Campo was convicted on both counts of the indictment on September 19, 1983. That conviction was reversed and remanded by this court in light of the en banc decision in United States v. O'Grady, 742 F.2d 682 (2d Cir. 1984). United States v. Campo, 744 F.2d 944, 945 (2d Cir. 1984) (per curiam) . Campo's retrial commenced on January 14, 1985, and concluded two days later, when the jury once again returned guilty verdicts on both counts. On March 12, 1985, Judge Haight sentenced Campo to 300 hours community service, and also to two years' probation on each count, to run concurrently.


We recently examined en banc the definition of extortion under the Hobbs Act, 18 U.S.C. § 1951 (1982). United States v. O'Grady, 742 F.2d 682 (2d Cir. 1984). One element of the crime, receipt of benefits in one's capacity as a public official, id. at 687, is not contested by Campo. Also necessary for conviction, however, is proof that the public official induced the payments. The government therefore must offer evidence sufficient to allow "the jury to find that the public official did something, under color of his office, to cause the giving of benefits," id. at 693, i.e., some misuse of office to obtain benefits, id. at 692-93. Campo claims that the government failed to produce such evidence. We disagree.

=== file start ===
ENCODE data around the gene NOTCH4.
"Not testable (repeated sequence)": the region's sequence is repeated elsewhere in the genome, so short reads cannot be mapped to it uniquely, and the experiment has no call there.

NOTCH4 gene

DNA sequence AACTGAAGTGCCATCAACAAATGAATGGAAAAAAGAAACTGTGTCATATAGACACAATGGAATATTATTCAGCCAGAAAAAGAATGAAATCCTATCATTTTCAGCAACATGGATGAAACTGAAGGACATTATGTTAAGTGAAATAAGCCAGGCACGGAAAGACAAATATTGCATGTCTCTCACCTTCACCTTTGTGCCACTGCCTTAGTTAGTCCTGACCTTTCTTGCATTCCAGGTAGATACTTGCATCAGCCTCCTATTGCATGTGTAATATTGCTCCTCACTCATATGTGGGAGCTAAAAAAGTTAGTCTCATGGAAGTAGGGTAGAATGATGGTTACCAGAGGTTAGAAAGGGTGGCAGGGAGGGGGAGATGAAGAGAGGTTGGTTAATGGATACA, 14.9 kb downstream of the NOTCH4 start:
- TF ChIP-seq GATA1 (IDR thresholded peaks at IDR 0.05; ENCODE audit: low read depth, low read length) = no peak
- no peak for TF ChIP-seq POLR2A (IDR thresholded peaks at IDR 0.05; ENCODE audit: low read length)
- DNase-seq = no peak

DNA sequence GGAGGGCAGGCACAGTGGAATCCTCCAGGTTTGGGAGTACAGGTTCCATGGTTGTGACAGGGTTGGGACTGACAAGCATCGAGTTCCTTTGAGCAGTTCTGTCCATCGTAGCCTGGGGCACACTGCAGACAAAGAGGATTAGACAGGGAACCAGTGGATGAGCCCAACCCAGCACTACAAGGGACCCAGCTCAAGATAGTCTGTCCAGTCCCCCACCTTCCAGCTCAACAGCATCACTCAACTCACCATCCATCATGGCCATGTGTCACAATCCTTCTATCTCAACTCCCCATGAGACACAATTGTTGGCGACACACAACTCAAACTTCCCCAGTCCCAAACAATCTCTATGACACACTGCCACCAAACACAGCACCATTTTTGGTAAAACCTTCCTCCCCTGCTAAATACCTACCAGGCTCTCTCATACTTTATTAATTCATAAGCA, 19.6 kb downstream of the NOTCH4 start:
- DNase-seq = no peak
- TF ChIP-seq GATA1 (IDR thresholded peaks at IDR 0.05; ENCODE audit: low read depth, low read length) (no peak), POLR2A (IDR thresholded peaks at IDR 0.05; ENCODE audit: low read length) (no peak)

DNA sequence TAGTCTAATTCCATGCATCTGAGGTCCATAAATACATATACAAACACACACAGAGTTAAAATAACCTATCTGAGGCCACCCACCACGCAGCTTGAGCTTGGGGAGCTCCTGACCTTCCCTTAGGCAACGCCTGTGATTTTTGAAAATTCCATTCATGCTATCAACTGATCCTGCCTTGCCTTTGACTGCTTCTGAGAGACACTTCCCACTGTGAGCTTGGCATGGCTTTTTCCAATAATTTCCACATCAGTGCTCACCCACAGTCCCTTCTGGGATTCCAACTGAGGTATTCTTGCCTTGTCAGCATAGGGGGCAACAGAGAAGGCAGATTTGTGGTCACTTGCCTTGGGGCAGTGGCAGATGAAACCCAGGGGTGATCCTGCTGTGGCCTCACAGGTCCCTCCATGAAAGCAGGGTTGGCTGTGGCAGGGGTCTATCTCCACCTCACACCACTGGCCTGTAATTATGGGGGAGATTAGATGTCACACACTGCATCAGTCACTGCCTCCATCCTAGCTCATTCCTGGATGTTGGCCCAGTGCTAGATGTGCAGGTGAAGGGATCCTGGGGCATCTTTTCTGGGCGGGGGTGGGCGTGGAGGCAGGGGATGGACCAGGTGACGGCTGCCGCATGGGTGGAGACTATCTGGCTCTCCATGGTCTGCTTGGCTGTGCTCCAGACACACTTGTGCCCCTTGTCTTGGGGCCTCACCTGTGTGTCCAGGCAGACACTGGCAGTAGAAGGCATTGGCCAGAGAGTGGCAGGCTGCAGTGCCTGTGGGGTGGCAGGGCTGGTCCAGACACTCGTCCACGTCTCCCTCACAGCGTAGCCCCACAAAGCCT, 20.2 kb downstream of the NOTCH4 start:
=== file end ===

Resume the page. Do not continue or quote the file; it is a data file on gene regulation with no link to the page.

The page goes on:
In O'Grady, we reversed because of a jury charge that equated the mere acceptance of benefits by a public official with wrongful use of public office. See id. at 688. We recognized, however, that inducement can take subtle forms: "Proof of a request, demand or solicitation, no matter how subtle, will establish wrongful use of public office; proof of a quid pro quo would suffice as would other circumstantial evidence tending to show that the public official induced the benefits." Id. at 691-92. A separate opinion, joined by eight of the thirteen participating judges, held that "the jury should be permitted to infer inducement by the defendant based upon a finding of repeated acceptances over a period of time of substantial benefits (i.e., benefits of a nature and magnitude which reasonably could affect public official's exercise of his or her duties)." Id. at 694 (Pierce, J., concurring); accord id. (Newman, J., concurring).